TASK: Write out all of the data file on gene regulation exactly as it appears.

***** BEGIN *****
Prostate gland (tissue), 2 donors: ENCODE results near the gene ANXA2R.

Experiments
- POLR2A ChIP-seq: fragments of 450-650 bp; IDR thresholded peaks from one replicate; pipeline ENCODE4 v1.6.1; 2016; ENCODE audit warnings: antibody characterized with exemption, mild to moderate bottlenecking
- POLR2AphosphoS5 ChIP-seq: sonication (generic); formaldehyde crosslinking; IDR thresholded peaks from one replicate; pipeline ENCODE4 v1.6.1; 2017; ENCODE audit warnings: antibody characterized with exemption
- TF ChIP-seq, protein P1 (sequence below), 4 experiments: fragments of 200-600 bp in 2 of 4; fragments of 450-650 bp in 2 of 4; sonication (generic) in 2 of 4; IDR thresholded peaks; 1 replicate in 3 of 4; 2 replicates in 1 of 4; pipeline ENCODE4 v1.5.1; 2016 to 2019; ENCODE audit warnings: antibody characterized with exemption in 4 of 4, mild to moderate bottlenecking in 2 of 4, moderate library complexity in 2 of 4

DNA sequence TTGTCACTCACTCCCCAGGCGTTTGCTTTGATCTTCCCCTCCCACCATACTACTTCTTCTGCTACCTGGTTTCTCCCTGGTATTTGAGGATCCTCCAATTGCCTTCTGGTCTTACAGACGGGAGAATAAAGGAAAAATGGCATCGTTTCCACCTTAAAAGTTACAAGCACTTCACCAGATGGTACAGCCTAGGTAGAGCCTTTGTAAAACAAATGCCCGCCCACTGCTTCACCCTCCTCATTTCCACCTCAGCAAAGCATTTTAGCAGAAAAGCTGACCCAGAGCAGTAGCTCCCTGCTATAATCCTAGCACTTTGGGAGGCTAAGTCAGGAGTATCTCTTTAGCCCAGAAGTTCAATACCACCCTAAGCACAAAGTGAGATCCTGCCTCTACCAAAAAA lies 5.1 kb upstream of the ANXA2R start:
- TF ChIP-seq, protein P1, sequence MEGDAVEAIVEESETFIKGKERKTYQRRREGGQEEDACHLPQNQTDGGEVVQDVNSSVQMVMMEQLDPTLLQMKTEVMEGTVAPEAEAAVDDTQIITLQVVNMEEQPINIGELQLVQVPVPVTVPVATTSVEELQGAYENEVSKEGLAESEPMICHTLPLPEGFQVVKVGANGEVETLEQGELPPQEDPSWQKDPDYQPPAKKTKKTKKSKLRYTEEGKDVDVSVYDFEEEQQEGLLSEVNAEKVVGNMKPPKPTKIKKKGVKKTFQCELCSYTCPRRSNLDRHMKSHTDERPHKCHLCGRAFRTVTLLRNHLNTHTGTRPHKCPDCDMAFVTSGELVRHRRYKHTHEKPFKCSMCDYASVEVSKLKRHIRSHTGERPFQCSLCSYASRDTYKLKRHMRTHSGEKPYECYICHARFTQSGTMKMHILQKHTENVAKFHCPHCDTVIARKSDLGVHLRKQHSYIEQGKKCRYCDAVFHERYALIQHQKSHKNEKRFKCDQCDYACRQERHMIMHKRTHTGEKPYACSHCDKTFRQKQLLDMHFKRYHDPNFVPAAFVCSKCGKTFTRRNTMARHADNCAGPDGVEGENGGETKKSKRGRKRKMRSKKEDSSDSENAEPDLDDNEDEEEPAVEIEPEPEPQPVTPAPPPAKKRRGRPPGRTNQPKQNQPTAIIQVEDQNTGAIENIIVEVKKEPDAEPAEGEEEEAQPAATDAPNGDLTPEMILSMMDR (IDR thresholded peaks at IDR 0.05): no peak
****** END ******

Prostate gland (tissue), 2 donors: ENCODE results near the gene ANXA2R.

Experiments
- POLR2A ChIP-seq: fragments of 450-650 bp; IDR thresholded peaks from one replicate; pipeline ENCODE4 v1.6.1; 2016; ENCODE audit warnings: antibody characterized with exemption, mild to moderate bottlenecking
- POLR2AphosphoS5 ChIP-seq: sonication (generic); formaldehyde crosslinking; IDR thresholded peaks from one replicate; pipeline ENCODE4 v1.6.1; 2017; ENCODE audit warnings: antibody characterized with exemption
- TF ChIP-seq, protein P1 (sequence below), 4 experiments: fragments of 200-600 bp in 2 of 4; fragments of 450-650 bp in 2 of 4; sonication (generic) in 2 of 4; IDR thresholded peaks; 1 replicate in 3 of 4; 2 replicates in 1 of 4; pipeline ENCODE4 v1.5.1; 2016 to 2019; ENCODE audit warnings: antibody characterized with exemption in 4 of 4, mild to moderate bottlenecking in 2 of 4, moderate library complexity in 2 of 4

DNA sequence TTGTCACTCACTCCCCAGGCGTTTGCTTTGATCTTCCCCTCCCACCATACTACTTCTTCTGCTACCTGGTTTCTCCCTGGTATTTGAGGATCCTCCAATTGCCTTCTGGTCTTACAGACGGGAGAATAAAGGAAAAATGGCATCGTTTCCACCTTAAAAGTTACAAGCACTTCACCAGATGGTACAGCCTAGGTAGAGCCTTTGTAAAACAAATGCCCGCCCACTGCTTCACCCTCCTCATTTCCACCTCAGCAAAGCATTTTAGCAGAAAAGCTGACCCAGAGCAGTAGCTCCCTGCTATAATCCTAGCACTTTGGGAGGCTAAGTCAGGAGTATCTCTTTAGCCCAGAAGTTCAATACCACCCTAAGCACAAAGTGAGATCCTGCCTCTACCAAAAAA lies 5.1 kb upstream of the ANXA2R start:
- TF ChIP-seq, protein P1, sequence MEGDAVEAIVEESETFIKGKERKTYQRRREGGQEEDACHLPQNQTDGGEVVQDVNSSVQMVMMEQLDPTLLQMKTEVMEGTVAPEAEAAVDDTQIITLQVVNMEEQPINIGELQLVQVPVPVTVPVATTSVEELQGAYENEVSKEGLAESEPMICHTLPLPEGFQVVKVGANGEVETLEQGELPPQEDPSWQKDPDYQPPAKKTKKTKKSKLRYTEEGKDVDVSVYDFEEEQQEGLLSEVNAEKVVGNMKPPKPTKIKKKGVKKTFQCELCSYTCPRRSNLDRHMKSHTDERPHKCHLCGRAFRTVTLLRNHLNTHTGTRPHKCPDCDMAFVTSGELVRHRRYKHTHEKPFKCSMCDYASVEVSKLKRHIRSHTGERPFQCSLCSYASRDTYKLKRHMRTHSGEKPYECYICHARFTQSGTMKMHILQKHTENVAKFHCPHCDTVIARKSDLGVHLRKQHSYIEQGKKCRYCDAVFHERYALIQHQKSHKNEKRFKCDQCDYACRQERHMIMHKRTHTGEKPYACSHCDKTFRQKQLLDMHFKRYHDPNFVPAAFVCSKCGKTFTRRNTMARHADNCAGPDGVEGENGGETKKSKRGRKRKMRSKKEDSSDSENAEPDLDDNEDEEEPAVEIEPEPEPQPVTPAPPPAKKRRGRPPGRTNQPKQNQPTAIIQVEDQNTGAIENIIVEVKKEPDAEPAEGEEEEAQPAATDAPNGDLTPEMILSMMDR (IDR thresholded peaks at IDR 0.05): no peak